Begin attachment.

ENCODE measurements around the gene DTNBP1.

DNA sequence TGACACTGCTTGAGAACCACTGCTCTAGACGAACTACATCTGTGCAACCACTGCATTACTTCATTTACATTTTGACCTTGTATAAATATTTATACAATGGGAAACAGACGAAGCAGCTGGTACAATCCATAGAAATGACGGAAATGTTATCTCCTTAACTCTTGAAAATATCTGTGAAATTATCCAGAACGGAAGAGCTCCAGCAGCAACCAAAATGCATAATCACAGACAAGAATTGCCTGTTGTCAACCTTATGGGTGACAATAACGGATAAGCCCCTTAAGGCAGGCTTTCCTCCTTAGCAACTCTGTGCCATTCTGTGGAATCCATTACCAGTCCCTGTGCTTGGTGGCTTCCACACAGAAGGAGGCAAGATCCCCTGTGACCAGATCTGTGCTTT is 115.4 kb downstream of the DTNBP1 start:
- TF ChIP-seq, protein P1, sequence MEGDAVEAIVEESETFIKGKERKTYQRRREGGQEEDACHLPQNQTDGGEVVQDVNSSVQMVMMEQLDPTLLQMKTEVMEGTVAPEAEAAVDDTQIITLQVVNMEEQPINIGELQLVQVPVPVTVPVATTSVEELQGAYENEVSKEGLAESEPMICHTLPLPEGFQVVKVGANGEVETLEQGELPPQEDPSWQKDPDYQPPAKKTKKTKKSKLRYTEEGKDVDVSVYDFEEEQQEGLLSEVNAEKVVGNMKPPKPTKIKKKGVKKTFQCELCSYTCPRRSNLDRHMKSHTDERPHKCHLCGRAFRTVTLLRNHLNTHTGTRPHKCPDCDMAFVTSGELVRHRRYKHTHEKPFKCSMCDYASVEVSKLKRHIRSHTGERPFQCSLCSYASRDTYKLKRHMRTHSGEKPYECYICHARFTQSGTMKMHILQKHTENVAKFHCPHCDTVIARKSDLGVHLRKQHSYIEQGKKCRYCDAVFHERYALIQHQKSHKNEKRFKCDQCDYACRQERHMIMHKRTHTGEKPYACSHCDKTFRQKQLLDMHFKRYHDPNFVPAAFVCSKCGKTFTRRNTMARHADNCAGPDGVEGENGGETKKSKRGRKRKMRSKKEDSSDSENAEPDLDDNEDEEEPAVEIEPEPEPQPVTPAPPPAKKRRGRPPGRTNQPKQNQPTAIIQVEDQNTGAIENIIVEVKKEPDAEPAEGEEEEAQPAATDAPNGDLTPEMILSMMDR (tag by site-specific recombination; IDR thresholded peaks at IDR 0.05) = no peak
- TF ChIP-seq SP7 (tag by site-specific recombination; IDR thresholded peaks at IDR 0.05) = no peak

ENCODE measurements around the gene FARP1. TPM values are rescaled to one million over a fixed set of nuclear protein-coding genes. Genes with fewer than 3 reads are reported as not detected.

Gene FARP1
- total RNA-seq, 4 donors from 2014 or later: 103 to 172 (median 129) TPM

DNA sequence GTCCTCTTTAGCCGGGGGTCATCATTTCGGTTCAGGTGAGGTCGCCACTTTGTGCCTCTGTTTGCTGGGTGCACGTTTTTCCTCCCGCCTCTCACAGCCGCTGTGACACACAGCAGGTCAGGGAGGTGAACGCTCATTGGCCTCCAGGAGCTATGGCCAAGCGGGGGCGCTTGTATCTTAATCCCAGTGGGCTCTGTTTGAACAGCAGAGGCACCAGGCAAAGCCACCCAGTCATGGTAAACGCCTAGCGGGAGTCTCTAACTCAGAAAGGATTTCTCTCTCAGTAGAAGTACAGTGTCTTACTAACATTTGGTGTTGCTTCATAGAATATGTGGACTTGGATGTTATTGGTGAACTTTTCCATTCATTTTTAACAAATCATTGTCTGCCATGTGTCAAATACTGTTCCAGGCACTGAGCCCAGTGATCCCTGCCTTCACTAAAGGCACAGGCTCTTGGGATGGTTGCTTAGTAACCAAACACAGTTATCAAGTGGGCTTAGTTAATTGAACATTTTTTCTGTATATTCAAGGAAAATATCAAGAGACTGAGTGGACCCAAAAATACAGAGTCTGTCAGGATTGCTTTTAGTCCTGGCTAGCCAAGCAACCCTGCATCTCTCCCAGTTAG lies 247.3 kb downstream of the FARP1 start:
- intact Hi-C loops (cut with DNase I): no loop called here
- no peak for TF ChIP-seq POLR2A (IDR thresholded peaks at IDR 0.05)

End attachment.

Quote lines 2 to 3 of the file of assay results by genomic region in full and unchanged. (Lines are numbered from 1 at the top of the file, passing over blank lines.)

DNA sequence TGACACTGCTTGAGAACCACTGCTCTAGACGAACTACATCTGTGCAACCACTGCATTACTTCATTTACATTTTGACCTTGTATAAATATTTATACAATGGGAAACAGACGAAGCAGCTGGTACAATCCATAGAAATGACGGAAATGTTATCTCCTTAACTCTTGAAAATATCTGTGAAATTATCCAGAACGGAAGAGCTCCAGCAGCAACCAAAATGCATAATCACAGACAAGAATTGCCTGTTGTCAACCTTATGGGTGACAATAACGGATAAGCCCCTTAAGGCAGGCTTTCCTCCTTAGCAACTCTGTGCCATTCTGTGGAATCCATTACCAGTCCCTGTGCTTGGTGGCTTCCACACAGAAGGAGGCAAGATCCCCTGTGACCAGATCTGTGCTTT is 115.4 kb downstream of the DTNBP1 start:
- TF ChIP-seq, protein P1, sequence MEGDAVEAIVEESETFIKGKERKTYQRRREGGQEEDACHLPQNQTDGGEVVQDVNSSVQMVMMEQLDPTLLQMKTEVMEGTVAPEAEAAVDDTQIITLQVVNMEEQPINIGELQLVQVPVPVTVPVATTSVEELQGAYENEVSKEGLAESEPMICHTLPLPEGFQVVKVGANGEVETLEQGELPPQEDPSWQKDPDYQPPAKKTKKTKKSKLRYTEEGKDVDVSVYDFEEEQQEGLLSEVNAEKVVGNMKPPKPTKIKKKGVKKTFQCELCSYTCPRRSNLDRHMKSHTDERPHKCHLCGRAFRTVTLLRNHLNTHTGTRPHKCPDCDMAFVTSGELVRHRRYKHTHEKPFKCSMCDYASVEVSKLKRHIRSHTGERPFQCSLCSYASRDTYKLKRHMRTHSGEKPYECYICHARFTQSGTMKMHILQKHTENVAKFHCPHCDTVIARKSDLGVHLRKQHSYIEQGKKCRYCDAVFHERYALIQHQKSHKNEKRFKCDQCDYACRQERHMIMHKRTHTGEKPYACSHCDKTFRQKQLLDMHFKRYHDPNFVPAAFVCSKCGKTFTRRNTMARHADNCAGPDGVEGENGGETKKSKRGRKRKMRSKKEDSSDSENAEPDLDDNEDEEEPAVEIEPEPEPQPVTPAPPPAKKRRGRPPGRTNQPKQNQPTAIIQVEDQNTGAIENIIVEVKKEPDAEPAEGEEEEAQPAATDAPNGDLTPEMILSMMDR (tag by site-specific recombination; IDR thresholded peaks at IDR 0.05) = no peak